Has carjacking become a teenage fad? (Update)

When I came across this story today, I immediately thought of Mohammad Anwar, the Uber driver who was killed during an attempted carjacking by two teenage girls age 13 and 15.


That disturbing case wasn’t a one off. In fact, carjackings have been up in cities across the country in the last couple years. And in a surprising number of cases the carjackers were teenagers. Here’s a recent incident from Chicago which involved an 11-year-old.

The NY Times reports this trend may in fact be the equivalent of a game, something teens have turned to during the pandemic. The story opens with the case of Tariq Majeed who was carjacked by a teenager while cleaning a car for his detailing business.

“I honestly believe it’s a game,” Mr. Majeed said. Stolen cars used to be stripped down, with the parts sold for cash, he said. Now people are carjacked, and the cars are often found afterward, crashed or just left on the street. “It’s a game.”…

There are reasons carjacking may have begun proliferating even as robbery rates dropped in 2020: Push-button ignitions have made it harder to operate cars without getting the keys from the driver; supply chain problems boosted the price of used cars as millions found themselves in economic straits; and the pandemic ushered in an army of delivery workers, often stopping in unfamiliar neighborhoods. Ride-share drivers, the police said, have been summoned, then robbed on arrival.

But none of this fully explains what officials say is the most troubling part of the trend: the ages of so many who have been arrested. Fourteen-year-olds12-year-olds, even 11-year-olds have been charged with armed carjacking or in some cases murder.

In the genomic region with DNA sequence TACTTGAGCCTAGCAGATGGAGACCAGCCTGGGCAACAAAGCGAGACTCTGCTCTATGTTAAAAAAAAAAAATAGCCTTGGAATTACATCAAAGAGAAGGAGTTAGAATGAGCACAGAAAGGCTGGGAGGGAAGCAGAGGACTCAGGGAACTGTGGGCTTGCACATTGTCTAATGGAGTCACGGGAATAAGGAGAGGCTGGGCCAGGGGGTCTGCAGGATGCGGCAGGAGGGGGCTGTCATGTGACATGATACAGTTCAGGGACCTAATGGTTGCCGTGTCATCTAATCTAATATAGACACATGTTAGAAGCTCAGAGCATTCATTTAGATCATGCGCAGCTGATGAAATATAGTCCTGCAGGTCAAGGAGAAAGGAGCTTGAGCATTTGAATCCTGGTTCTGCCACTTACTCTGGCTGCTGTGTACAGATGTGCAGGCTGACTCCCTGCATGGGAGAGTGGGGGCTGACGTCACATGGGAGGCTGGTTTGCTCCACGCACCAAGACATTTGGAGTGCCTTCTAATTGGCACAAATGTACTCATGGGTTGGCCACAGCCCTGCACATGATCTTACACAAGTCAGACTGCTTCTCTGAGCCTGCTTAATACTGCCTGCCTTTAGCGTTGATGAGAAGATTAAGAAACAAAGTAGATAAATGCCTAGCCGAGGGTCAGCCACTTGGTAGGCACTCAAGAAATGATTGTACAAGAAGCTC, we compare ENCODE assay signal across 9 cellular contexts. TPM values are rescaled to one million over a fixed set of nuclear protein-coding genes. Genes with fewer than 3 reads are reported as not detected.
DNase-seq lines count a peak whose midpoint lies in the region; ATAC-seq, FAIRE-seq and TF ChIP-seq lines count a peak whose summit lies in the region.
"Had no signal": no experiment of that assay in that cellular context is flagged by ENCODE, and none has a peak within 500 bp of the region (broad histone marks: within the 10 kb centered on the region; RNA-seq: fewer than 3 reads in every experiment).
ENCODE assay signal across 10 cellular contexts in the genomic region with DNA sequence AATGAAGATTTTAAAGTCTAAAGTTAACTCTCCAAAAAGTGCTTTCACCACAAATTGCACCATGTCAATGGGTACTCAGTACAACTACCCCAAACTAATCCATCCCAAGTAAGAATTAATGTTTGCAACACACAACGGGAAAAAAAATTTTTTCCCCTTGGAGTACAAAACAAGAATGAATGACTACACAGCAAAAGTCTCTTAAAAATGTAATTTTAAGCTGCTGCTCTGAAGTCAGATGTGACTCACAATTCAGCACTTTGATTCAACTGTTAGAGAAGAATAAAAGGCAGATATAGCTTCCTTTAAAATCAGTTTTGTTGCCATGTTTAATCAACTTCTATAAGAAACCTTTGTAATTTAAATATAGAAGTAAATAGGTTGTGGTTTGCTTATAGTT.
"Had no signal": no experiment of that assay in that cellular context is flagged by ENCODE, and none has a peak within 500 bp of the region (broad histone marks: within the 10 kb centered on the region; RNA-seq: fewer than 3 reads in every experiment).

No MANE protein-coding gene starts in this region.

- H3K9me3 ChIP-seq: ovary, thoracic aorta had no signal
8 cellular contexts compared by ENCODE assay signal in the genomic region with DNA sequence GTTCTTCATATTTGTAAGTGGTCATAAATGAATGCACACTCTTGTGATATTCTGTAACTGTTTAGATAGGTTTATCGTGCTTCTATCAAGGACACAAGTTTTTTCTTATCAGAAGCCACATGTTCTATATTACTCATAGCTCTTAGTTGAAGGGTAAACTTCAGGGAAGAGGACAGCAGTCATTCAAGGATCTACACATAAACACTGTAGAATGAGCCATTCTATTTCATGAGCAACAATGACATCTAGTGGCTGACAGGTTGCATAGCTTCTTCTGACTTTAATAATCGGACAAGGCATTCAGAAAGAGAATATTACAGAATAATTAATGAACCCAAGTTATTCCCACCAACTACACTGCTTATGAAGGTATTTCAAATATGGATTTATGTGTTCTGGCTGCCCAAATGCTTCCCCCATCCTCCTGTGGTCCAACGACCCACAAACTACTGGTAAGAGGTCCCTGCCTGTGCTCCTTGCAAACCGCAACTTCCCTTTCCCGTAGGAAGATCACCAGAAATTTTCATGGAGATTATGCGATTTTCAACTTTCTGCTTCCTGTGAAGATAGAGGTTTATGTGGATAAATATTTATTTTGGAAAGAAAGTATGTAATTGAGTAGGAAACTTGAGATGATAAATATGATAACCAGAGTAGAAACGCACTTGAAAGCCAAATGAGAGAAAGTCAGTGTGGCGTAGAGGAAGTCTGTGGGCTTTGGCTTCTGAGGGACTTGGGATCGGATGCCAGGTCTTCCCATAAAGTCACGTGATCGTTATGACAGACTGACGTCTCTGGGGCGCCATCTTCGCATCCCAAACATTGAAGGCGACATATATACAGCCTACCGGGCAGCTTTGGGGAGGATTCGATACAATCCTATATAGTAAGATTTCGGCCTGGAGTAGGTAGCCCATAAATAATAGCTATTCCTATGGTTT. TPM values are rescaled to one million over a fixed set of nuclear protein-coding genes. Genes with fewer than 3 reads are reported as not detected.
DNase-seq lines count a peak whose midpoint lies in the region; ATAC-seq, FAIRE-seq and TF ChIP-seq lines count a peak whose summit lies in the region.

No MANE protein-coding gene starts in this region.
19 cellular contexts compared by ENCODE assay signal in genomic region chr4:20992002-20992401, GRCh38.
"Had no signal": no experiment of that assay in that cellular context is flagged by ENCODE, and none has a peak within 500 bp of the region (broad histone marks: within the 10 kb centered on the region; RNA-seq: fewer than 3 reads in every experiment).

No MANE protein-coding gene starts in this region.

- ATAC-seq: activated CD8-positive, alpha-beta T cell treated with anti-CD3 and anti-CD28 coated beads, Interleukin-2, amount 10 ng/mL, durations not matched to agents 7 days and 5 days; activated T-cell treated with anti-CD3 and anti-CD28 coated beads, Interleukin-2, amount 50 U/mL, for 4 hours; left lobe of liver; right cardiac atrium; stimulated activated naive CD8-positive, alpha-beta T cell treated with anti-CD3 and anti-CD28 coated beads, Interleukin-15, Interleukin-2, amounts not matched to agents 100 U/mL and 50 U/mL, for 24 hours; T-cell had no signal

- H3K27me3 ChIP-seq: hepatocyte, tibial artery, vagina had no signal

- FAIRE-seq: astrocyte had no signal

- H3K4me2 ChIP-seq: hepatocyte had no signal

As with nearly every fad that takes hold of teens these days, some of it is likely the result of social media. During the lockdowns, social media became the only place many teens could interact and that prompted some to look for ways to make their videos go viral.

“The internet just took over,” one 16-year-old boy at E.L. Haynes said. “Everybody tried to go viral, doing stupid stuff.”

The boy, who like other classmates did not want to be named, said that in the early days of the pandemic, he had heard that guys on the street were stealing cars to bring in some money. Then young people started doing it, he said, at first jumping into cars that were left idling and unattended and just driving around. Videos of these rides around the city started showing up on social media.

Before long, “carjacking became a sport,” said one community organizer. “A big bandwagon,” said another.

The pandemic may have created the conditions that led to this fad but lockdowns have been over for months and the fad continues. This isn’t being driven by the pandemic so much as it’s being driven by out of control teens looking for a thrill. Many of the readers of the Times‘ article were making the point that part of the problem is the lack of consequences.

  • “Carjacking is on the rise because there are no consequences. I’m tired of criminals having all the rights, and the rest of us just have to live in fear. Tired of the excuses for criminal behavior.”
  • “When actions have no consequences this is the end result.”